Thursday 9 July 2020


Directed by Phil Collins (the visual artist, not the Genesis drummer/singer) the title Bring Down The Walls refers to a civic space set up in 2018 in New York City that in daylight hours brought people together to question the current state of the American prison industrial complex, before turning into a club playing house music at night times. At Bring Down The Walls, their argument was that reform is not effective enough and therefore abolition is the only answer to the problems of harsh sentencing and a rapidly expanding prison population (currently over 2 million) that is disproportionately made up of young men of colour.

There's a lot of weighty, increasingly topical statements made across the course of the film by a number of speakers talking from their own experiences. In first hand accounts from ex-prisoners guilty of petty misdemeanours, serious crimes, and in one case innocent and exonerated after spending more than half his life behind bars, they talk about the sentences handed down to them and how the system is rigged against them due to their economic or social background. Added to this, parole boards are choosing to add years to someone's sentence without the need for a judge, jury or even a lawyer present to act on their behalf. The film also covers the fact that although slavery may be illegal, by definition it isn't if you are incarcerated. Prisoners may get paid 10 cents an hour for their work (there's pushback from one speaker as he argues against this being called a job), but the fact that arrest rates for young black men are so disproportionately high, particularly in some areas of the country, makes a compelling argument that the system has managed to work against its black citizens to revert back to darker times in America's history.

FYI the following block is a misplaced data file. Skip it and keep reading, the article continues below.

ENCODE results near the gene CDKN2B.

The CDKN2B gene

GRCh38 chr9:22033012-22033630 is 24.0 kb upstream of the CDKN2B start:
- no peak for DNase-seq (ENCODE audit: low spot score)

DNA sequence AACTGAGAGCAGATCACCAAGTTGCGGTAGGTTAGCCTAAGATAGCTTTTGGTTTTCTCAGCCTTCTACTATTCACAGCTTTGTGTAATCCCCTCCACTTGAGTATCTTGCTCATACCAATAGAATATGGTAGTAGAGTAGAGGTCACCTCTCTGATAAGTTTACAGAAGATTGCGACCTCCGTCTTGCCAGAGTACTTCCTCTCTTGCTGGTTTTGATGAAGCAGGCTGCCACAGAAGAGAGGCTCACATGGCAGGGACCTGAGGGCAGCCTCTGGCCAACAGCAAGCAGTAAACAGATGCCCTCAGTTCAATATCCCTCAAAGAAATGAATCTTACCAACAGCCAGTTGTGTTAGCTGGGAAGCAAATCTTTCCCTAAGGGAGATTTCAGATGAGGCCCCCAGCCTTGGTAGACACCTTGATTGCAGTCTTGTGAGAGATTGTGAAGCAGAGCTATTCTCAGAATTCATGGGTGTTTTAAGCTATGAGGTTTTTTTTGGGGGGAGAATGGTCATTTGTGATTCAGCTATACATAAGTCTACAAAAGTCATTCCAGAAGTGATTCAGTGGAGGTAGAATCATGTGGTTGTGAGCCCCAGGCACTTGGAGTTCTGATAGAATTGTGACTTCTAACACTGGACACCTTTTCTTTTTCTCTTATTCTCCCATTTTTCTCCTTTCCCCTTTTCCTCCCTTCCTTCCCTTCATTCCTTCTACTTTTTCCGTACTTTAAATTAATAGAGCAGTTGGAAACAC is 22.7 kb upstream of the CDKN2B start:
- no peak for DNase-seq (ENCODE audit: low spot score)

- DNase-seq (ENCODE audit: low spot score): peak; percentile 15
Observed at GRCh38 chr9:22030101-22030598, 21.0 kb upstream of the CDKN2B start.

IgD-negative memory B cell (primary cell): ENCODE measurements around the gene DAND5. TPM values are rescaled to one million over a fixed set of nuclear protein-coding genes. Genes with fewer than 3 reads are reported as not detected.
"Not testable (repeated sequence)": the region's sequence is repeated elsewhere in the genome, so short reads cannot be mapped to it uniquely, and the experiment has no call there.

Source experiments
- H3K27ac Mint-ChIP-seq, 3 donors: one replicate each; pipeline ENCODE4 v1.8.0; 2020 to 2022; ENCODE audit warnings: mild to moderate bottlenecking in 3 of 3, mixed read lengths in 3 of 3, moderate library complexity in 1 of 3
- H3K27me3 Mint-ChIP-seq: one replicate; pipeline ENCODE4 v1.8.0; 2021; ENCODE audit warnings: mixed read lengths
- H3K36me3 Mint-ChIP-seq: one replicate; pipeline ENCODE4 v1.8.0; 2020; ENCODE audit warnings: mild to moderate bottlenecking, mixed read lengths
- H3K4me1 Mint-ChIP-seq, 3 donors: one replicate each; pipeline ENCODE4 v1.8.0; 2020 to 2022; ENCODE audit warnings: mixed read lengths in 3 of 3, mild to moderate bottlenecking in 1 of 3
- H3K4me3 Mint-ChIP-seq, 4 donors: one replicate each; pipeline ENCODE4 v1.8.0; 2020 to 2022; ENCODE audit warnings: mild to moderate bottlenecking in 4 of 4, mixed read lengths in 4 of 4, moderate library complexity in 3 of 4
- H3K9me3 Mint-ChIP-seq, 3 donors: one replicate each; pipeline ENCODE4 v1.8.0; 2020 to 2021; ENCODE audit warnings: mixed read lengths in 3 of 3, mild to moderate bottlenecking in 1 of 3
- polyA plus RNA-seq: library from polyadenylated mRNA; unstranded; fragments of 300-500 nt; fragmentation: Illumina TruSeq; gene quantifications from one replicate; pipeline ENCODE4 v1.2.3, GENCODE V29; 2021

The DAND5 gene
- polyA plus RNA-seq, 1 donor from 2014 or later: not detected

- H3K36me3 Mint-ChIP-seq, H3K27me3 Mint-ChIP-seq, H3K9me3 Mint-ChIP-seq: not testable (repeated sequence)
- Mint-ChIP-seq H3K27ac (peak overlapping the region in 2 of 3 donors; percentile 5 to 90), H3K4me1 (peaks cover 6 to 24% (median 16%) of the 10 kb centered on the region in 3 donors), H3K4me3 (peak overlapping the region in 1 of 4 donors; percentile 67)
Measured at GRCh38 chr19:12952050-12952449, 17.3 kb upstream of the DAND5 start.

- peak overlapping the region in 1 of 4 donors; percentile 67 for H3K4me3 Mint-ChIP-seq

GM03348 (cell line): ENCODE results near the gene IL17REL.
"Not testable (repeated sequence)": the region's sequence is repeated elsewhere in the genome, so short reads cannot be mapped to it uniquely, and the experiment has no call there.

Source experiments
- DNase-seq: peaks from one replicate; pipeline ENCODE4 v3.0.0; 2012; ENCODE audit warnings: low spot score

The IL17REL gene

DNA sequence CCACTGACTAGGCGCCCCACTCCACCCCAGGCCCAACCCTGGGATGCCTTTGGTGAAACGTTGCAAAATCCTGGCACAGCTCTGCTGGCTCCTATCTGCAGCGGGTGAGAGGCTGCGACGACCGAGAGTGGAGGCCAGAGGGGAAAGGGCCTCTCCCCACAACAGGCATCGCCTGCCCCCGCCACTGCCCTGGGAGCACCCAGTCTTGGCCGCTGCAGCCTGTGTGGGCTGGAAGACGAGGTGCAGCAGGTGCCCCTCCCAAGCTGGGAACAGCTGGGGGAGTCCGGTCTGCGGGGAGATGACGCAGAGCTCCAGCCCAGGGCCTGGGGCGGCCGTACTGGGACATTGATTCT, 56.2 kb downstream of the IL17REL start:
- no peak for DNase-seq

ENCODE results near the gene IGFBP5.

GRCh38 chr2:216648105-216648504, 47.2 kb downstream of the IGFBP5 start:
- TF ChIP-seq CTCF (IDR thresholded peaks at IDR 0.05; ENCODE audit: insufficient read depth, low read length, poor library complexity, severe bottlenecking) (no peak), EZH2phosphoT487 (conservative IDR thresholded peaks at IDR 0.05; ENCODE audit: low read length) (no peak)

The film skips between these speeches, delivered almost always to a crowd of young, socially aware people who can relate via similar experiences that have befallen members of their families, to scenes of the nightlife aspect of the space and performances from some of the previous speakers who have found a way to process their prison experiences into music. At one point in the film Collins goes as far as to include what amounts to a music video that doesn't seem to bear any relevance to any of the speakers, but one would assume does to the BDTW space and the people that frequented it. 

As an argument for the need for inclusive civic spaces, open to all to share their experiences, it's a convincing one. As a document of a club night with house music playing to a rapturous crowd and vogue balls (judged by FKA Twigs) attended by mostly black, queer youth, it sure looks like a fun place to be. But much like the dual uses the space has, the film is a bit scattershot, like stream of consciousness documentary filmmaking. Director Phil Collins was a key player in the creation of the space and this filmed document does deliver its message, with compellingly put forward arguments. A choice has been made to not include any explanatory inter-titles, and with minimal voice-over we are forced to listen to ascertain the important details, like one of the assembled audiences. Never notably at odds with the joyous frivolity of the house club scenes, this is a bold, humanistic film asking for change in one of America's most contentious institutions. There are voices that deserve to be heard, and Collins' film gives them a platform with style.


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